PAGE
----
The standard of care for treating disc degeneration involves conservative non-surgical approaches or surgical interventions that target symptomatic relief and musculoskeletal stabilization. Currently, there is no clinical therapy targeting the reversal of disc degeneration or that addresses intervertebral disc cell homeostasis [11, 12]. The regenerative medicine field using cell-based therapies and biologics has advanced significantly over the past decade with numerous clinical trials aiming at providing treatments for neurodegenerative, orthopedic and cardiovascular disorders [11, 13–15]. Mesenchymal stem cells (MSCs) are stem cells that have extensive proliferative capacity and multi-lineage potential. They arise from progenitor cell reservoirs and have been isolated from various tissues, including bone marrow , muscle , and adipose tissue [18, 19]. MSCs isolated from various tissues share common characteristics, including the ability to: (1) form fibroblastic like colonies; (2) proliferate extensively; (3) be directionally differentiated into adipocytes, osteoblasts and chondrocytes; and (4) express several common cell surface markers. In addition, they possess immunomodulatory properties [20, 21] and have the ability to secrete a variety of cell mediators that aid in cellular repair and homeostasis.
The ideal treatment for degenerative disc disease (DDD) would be to conserve the physiologic function of intervertebral discs and reverse the degenerative cascade. The potential for stem cell-based therapy to treat disc degeneration is to repopulate the disc with viable cells capable of producing extracellular matrix, restoring damaged tissue and enhance tissue regeneration by the secretion of growth factors to modulate the inflammatory response.
In this short report, we studied the long-term safety and feasibility (n = 5) of intra-discal injection of autologous, hypoxic cultured bone marrow-derived mesenchymal stem cells for the treatment of chronic lumbar radiculopathy.
Rational for hypoxic cell therapy
The intervertebral disc is the largest avascular tissue in the human body, with oxygen gradients ranging between 1 and 5 % . Nutrients such as glucose and oxygen diffuse from the capillaries across the cartilaginous endplate and through the dense disc matrix to the cells. During disc degeneration, structural changes and vascular depletion reduce oxygen diffusion thus oxygen concentration lowers, resulting in further extracellular matrix degradation, ultimately causing a vicious cycle of disc degeneration.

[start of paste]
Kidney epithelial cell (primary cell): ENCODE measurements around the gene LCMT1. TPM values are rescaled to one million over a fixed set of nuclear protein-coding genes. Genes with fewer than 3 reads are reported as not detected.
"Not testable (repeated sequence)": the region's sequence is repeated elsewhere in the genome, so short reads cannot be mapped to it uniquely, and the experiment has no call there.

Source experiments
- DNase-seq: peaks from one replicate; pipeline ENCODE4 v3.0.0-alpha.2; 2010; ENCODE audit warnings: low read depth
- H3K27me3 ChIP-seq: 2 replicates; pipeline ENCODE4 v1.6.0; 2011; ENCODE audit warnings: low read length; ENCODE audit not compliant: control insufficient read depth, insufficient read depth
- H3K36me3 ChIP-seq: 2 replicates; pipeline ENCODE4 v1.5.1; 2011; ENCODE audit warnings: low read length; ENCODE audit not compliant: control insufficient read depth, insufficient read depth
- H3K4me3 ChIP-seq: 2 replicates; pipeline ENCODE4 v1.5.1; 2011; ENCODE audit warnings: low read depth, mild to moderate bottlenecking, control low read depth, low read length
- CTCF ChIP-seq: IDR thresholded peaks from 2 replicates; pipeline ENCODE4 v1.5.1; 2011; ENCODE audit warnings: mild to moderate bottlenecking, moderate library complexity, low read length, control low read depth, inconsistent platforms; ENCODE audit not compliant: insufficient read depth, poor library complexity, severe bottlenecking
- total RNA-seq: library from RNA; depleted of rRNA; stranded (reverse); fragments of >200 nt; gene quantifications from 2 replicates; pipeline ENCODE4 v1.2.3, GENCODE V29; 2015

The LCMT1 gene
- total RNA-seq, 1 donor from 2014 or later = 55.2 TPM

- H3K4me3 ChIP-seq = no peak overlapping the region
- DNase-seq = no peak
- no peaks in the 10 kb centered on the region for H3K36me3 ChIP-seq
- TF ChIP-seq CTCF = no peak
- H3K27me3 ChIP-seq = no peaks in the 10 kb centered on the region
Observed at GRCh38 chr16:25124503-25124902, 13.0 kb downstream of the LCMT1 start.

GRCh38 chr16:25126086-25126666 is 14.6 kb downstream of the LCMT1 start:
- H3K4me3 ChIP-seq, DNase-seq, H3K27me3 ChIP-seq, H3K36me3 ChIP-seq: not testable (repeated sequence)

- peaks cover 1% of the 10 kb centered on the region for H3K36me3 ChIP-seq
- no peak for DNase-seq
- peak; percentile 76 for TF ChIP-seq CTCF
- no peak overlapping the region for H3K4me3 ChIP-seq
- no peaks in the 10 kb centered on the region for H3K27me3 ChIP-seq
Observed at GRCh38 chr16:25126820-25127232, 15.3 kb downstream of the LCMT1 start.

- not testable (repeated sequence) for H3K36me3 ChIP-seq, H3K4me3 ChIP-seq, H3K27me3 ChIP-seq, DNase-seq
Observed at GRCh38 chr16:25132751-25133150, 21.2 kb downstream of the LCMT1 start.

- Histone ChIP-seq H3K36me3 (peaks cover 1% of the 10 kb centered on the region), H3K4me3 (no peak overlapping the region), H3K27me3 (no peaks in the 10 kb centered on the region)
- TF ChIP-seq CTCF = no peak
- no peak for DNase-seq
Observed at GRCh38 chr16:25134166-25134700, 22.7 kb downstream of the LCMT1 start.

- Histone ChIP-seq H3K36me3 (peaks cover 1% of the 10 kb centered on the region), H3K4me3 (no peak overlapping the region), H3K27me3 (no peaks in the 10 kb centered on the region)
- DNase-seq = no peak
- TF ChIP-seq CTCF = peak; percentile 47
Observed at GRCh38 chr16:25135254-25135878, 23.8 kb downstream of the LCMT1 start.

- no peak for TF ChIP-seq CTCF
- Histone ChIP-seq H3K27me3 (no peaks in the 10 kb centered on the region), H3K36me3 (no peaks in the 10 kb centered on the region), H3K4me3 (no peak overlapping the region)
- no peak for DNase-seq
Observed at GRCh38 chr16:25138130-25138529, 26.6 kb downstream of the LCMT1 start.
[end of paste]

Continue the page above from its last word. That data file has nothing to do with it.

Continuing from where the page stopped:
Several studies suggested that hypoxic pre-conditioning has beneficial biological effects that can impact the therapeutic activity of MSCs in the disc. Hypoxic culture has been demonstrated to upregulate chondrocyte specific genes such as aggrecan, collagen type II and Sox-9 , upregulate the expression of hypoxia inducible factor-1α (HIF-1α), increasing the anti-apoptotic capabilities of MSCs [24–26] and activating focal adhesion kinase (FAK), which increases migration and homing . In addition, MSCs cultured from older patients under hypoxia demonstrated enhanced self-renewal and proliferation capacity compared to cultures under normoxic conditions . Hypoxic culturing of MSCs produces many desirable biological effects that may impact the therapeutic activity of the MSCs post-transplant into the limited nutrient, low oxygen tension microenvironment of the degenerative disc.
Summary of treated patients
Total MSCs injected (millions)
Follow up (years)
Patients' inclusion and exclusion criteria
Voluntary signature of the IRB approved informed consent.
Skeletally mature male or females between the ages of 18 and 65.
Pain, spasm, or functional disability in the low back and diagnosed as having painful DDD and having failed conservative treatments (e.g. NSAIDs, physician initiated physical therapy) for at least 3 months, but no longer than 5 years.
Significant functional disability related to pain, weakness, restricted range-of-motion or other back symptoms.
Either a painful annular fissure that is c/w physical exam and low pressure positive discography (painful P2 concordant response at less than 20 mmHG over opening pressure) or with or without Modic endplate changes.
If lumbar radiculopathy is present, it is due to a chemical radiculitis secondary to an annular fissure or small protrusion.
Is independent, ambulatory, and can comply with all post-operative evaluation and visits.
Symptomatic severe central canal or foraminal stenosis.
Previous history of lumbar spine surgery.
Prior epidural steroid injection within 12 weeks of the intra-discal procedure.